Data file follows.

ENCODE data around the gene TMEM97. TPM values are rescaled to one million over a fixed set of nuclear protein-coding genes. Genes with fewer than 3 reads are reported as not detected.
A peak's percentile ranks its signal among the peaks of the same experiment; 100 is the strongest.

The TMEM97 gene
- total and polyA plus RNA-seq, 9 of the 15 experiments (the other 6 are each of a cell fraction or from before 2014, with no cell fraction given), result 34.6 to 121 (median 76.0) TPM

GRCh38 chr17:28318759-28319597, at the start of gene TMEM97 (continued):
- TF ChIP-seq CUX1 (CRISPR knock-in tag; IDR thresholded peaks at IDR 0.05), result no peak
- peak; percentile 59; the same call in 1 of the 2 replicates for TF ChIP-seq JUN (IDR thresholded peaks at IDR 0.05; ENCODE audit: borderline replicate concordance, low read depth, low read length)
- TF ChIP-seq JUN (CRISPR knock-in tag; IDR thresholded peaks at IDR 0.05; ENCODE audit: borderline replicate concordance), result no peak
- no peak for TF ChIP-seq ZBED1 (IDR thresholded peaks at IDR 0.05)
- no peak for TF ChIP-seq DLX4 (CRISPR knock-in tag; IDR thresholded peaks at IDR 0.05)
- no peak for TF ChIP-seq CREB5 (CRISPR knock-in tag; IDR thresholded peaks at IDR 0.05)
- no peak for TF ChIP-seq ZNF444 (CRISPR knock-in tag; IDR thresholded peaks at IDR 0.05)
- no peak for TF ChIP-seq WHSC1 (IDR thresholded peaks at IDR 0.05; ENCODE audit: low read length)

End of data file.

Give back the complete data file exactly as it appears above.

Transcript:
ENCODE data around the gene TMEM97. TPM values are rescaled to one million over a fixed set of nuclear protein-coding genes. Genes with fewer than 3 reads are reported as not detected.
A peak's percentile ranks its signal among the peaks of the same experiment; 100 is the strongest.

The TMEM97 gene
- total and polyA plus RNA-seq, 9 of the 15 experiments (the other 6 are each of a cell fraction or from before 2014, with no cell fraction given), result 34.6 to 121 (median 76.0) TPM

GRCh38 chr17:28318759-28319597, at the start of gene TMEM97 (continued):
- TF ChIP-seq CUX1 (CRISPR knock-in tag; IDR thresholded peaks at IDR 0.05), result no peak
- peak; percentile 59; the same call in 1 of the 2 replicates for TF ChIP-seq JUN (IDR thresholded peaks at IDR 0.05; ENCODE audit: borderline replicate concordance, low read depth, low read length)
- TF ChIP-seq JUN (CRISPR knock-in tag; IDR thresholded peaks at IDR 0.05; ENCODE audit: borderline replicate concordance), result no peak
- no peak for TF ChIP-seq ZBED1 (IDR thresholded peaks at IDR 0.05)
- no peak for TF ChIP-seq DLX4 (CRISPR knock-in tag; IDR thresholded peaks at IDR 0.05)
- no peak for TF ChIP-seq CREB5 (CRISPR knock-in tag; IDR thresholded peaks at IDR 0.05)
- no peak for TF ChIP-seq ZNF444 (CRISPR knock-in tag; IDR thresholded peaks at IDR 0.05)
- no peak for TF ChIP-seq WHSC1 (IDR thresholded peaks at IDR 0.05; ENCODE audit: low read length)